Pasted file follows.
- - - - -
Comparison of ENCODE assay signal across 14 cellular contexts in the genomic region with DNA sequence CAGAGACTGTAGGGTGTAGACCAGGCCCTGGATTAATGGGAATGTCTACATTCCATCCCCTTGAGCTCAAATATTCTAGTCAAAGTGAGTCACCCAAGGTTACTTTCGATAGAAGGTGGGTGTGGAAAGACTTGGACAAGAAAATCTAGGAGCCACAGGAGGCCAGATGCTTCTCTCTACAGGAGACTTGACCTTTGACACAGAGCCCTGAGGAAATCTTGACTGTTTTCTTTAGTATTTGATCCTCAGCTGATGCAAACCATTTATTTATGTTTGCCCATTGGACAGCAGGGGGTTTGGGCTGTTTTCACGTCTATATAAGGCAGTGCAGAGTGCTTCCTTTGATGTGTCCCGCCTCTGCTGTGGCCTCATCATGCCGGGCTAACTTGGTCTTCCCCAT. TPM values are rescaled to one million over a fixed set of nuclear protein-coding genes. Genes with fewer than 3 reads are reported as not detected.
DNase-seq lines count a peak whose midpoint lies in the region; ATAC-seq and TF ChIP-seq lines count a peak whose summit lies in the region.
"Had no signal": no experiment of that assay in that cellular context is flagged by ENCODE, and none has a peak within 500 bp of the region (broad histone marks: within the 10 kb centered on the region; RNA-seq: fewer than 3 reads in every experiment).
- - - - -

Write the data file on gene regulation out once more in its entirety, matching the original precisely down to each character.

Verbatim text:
Comparison of ENCODE assay signal across 14 cellular contexts in the genomic region with DNA sequence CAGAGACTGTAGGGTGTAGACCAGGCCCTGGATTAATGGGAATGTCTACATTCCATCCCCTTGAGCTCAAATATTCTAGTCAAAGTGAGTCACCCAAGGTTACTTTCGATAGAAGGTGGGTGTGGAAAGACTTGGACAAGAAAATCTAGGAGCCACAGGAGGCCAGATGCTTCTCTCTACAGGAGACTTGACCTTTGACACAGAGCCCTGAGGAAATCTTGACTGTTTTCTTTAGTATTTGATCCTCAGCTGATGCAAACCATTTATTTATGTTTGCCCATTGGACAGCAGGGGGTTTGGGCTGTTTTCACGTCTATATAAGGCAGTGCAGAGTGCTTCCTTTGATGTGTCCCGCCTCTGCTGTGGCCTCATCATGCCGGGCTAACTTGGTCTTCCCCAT. TPM values are rescaled to one million over a fixed set of nuclear protein-coding genes. Genes with fewer than 3 reads are reported as not detected.
DNase-seq lines count a peak whose midpoint lies in the region; ATAC-seq and TF ChIP-seq lines count a peak whose summit lies in the region.
"Had no signal": no experiment of that assay in that cellular context is flagged by ENCODE, and none has a peak within 500 bp of the region (broad histone marks: within the 10 kb centered on the region; RNA-seq: fewer than 3 reads in every experiment).